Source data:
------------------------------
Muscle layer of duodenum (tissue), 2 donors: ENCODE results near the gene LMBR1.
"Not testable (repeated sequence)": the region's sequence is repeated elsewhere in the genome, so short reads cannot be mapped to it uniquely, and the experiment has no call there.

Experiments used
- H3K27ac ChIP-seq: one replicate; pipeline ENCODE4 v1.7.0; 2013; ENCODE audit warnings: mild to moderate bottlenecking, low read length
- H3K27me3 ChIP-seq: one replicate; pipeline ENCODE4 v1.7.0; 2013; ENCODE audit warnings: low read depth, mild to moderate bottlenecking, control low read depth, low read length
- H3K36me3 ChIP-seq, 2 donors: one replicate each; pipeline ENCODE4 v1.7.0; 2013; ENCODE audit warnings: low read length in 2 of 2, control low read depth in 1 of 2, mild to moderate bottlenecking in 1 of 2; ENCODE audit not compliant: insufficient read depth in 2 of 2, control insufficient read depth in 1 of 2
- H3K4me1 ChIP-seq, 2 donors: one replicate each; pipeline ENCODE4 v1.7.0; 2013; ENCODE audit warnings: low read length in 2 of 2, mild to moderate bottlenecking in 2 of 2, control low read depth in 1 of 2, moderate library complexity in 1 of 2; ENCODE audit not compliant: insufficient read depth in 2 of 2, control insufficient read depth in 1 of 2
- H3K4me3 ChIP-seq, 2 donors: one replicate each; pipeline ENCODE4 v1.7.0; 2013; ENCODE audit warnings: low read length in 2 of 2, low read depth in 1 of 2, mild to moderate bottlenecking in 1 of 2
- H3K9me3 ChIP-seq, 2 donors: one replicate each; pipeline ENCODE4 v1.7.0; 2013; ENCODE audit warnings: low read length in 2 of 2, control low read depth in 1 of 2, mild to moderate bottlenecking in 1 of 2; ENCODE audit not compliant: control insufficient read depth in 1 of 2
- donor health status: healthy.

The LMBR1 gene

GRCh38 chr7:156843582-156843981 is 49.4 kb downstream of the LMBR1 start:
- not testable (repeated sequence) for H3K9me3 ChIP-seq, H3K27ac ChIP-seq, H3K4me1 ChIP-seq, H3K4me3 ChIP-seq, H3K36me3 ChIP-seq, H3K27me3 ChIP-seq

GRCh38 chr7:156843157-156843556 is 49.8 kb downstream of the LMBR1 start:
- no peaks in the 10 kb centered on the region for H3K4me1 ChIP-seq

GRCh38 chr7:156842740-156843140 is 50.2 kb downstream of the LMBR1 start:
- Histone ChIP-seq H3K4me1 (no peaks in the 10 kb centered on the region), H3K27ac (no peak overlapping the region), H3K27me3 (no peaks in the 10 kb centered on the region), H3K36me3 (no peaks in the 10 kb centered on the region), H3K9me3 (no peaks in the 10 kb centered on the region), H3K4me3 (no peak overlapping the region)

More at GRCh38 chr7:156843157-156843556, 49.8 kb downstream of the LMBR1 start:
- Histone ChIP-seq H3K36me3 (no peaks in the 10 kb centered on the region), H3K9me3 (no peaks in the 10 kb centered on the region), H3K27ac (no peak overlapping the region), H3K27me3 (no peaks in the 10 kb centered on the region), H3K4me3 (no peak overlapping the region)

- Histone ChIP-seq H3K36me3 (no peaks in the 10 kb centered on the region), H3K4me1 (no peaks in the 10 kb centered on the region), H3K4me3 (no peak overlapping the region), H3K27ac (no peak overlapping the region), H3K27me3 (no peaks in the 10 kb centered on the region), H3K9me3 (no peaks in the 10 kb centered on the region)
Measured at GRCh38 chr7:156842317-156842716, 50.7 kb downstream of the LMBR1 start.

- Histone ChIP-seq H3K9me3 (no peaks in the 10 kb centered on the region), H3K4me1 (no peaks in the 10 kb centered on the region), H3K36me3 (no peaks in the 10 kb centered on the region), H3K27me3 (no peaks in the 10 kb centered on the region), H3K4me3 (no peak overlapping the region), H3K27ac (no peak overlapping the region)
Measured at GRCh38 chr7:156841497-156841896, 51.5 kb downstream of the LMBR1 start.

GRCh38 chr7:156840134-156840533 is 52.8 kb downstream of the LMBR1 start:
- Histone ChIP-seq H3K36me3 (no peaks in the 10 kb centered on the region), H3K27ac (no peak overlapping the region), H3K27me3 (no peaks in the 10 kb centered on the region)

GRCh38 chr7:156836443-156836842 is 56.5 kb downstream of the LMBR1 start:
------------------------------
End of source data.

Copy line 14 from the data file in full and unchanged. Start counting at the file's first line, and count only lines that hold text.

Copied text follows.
GRCh38 chr7:156843157-156843556 is 49.8 kb downstream of the LMBR1 start: